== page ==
Map of Asia

Between wealth and poverty


    Asia is a continent with very different economic, social and political developments: China and India have long since become important players on the global stage. Other countries such as Nepal and Tajikistan, on the other hand, have so far benefited little from the economic progress in the region. The development of poverty rates in Asia paints a mixed picture: Poverty rates are falling in East Asia and South Asia - this is mainly due to China. Overall, only around 29 million people in East Asia still live in absolute poverty, compared to 209 million people in populous South Asia. They have less than USD 2.15 per capita per day to live on.

    The political situation varies greatly from country to country: India, with around 1.4 billion people, is considered the largest democracy and is now the most populous country in the world, with Indonesia, which is also democratically organised, in fourth place. At the same time, there are politically unstable states with ongoing armed conflicts such as Myanmar and Pakistan, while the Indo-Pacific and the Central Asian region are increasingly becoming the theatre of geopolitical aspirations. Human rights violations are the order of the day in some countries, women and disabled people are disadvantaged, ethnic minorities are persecuted or expelled.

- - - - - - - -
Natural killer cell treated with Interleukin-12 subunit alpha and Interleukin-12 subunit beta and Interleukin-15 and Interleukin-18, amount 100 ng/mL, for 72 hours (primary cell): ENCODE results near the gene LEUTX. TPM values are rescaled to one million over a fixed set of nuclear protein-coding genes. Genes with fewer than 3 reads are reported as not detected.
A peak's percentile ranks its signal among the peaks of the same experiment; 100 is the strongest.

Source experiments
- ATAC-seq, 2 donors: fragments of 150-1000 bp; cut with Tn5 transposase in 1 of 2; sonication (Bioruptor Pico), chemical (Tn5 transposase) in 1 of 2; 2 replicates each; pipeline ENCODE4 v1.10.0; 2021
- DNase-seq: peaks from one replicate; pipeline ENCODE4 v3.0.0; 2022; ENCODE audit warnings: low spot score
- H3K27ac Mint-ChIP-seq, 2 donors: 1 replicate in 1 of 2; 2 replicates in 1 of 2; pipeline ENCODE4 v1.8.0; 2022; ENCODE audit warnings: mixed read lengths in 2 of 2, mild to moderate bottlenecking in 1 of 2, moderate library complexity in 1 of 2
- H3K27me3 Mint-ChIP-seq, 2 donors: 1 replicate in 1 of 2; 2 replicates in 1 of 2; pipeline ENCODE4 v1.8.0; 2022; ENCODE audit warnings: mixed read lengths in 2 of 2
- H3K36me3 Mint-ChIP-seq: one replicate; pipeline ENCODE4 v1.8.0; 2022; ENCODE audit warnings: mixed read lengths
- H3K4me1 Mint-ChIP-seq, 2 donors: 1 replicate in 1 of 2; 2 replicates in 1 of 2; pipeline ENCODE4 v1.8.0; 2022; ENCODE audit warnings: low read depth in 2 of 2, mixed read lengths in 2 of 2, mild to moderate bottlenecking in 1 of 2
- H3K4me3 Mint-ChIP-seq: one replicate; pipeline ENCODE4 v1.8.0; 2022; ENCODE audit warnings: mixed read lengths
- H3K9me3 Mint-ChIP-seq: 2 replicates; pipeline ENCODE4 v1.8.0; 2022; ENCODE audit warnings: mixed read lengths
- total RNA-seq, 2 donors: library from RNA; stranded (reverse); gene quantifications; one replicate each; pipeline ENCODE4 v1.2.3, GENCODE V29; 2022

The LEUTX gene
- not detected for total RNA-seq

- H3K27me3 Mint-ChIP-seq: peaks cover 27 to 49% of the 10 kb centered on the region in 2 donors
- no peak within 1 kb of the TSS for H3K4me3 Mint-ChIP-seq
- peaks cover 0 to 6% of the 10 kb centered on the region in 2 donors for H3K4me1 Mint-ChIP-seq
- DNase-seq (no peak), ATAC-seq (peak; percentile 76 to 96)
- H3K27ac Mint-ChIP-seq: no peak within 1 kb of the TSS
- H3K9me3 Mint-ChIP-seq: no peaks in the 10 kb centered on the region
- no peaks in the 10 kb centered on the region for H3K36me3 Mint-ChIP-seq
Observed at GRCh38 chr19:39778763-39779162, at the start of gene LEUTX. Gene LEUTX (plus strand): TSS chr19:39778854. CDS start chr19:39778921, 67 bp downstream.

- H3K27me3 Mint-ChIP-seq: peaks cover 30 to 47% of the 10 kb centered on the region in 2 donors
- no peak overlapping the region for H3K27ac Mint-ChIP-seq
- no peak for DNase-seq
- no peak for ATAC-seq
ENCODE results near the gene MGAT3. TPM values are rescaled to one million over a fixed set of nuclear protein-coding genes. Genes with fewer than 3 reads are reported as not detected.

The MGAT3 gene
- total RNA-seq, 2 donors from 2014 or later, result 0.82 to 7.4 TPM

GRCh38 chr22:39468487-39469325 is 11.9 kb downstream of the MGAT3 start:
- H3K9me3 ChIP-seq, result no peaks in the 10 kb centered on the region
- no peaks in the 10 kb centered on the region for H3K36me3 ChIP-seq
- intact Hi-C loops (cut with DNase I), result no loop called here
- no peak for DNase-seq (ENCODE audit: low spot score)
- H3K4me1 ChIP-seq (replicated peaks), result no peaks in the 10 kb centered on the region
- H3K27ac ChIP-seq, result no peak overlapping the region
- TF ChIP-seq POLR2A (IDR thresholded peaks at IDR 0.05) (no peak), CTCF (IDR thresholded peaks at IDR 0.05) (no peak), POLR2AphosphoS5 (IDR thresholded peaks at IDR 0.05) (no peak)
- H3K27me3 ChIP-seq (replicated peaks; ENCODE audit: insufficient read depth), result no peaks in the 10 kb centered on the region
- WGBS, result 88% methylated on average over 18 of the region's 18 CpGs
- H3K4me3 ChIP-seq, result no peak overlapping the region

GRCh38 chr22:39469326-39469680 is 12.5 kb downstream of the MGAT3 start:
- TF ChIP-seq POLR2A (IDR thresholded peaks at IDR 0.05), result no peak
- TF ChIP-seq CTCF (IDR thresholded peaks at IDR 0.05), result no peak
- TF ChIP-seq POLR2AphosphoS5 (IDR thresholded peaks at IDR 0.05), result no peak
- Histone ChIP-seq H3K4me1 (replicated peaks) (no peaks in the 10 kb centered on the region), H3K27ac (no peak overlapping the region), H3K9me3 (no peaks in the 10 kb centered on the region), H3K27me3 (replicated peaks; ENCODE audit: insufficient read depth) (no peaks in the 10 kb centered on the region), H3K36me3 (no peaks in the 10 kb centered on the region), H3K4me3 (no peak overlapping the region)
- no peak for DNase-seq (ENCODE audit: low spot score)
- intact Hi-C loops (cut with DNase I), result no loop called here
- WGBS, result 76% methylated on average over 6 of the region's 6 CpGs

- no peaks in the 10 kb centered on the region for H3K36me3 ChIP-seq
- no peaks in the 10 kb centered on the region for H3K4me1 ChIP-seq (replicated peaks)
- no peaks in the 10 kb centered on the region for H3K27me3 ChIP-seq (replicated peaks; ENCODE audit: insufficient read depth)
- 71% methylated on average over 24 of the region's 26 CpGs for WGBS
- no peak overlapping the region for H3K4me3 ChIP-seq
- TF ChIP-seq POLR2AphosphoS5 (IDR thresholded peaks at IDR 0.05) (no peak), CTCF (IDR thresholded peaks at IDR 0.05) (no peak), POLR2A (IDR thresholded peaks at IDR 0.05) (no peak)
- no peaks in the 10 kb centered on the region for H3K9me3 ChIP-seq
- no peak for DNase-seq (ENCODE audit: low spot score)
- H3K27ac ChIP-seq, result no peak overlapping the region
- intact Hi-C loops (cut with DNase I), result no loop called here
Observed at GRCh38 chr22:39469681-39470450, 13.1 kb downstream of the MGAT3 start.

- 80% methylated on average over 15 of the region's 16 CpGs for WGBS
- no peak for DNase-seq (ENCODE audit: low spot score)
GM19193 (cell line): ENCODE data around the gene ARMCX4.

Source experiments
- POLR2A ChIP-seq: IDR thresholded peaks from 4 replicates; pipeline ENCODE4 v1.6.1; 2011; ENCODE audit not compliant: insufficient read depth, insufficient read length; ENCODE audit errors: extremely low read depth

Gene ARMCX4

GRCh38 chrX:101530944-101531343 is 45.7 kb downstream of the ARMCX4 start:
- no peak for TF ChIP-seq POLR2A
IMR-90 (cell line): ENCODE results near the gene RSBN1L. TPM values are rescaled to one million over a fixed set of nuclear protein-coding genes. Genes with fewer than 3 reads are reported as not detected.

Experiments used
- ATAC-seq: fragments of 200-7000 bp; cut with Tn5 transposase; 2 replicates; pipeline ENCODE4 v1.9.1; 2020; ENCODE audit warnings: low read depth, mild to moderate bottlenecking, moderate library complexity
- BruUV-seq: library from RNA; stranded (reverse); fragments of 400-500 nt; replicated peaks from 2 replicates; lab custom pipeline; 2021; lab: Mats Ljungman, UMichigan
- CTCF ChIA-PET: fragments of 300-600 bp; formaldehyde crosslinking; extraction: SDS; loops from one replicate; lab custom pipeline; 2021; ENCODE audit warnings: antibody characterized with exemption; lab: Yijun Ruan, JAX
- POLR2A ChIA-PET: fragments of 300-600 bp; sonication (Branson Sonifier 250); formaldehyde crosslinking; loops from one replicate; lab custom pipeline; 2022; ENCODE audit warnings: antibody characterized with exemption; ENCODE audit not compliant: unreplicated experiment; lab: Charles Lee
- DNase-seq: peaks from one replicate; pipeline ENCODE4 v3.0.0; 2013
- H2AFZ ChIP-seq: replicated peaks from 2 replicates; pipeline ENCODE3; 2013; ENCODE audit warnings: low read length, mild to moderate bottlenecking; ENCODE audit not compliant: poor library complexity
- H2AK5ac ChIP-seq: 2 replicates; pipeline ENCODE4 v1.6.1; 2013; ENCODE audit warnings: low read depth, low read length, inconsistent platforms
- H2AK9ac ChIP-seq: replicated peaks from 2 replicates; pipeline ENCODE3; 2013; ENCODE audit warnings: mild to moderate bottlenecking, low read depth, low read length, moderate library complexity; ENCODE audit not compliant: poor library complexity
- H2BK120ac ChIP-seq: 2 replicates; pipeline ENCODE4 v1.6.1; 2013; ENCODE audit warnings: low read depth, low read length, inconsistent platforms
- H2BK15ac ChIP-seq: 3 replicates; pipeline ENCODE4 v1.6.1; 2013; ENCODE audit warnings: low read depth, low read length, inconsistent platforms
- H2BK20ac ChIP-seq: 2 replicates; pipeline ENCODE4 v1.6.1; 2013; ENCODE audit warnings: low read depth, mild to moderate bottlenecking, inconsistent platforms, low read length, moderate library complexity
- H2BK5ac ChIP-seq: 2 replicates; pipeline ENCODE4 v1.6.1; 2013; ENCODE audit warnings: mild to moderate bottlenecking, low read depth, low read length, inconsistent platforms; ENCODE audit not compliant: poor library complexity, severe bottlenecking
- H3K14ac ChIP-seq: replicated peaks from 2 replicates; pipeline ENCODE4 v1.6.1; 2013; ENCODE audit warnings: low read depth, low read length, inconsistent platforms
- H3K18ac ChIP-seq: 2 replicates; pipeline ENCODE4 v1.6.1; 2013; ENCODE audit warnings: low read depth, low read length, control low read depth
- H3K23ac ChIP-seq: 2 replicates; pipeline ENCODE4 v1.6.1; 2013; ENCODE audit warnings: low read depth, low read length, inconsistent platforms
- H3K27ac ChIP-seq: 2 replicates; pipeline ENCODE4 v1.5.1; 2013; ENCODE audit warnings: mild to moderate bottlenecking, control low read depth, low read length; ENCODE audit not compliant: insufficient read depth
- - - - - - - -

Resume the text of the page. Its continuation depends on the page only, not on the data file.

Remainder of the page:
The rapid economic upturn in East, Central, South-East and South Asia is putting a strain on the environment. In large cities such as Jakarta, the soil is sinking due to the excessive extraction of groundwater and wastewater is often not sufficiently treated. Delhi in India is one of the cities with the highest levels of air pollution in the world. In Central Asia, there is a considerable backlog of investment in climate and environmentally friendly social infrastructure. With China, India, Japan, Iran, South Korea, Indonesia and Saudi Arabia, seven Asian countries are among the world's ten largest CO2 emitters. India plays a key role in solving global climate protection challenges, as it still meets its high energy needs primarily with fossil fuels such as coal. Whether climate neutrality can be achieved worldwide will therefore largely be decided in Asia.

    On behalf of the German Federal Government, KfW Development Bank is working with numerous countries in Asia to protect the climate and environment, combat poverty and drive forward important health and social reforms: This includes the increased use of renewable energies and energy efficiency, the promotion of mobility and climate-resilient infrastructure in cities and the protection of biodiversity. Efficient financial institutions are promoted to support small and medium-sized enterprises in order to create jobs.

    KfW Development Bank pledged EUR 2.0 billion for the countries of Asia in 2023.

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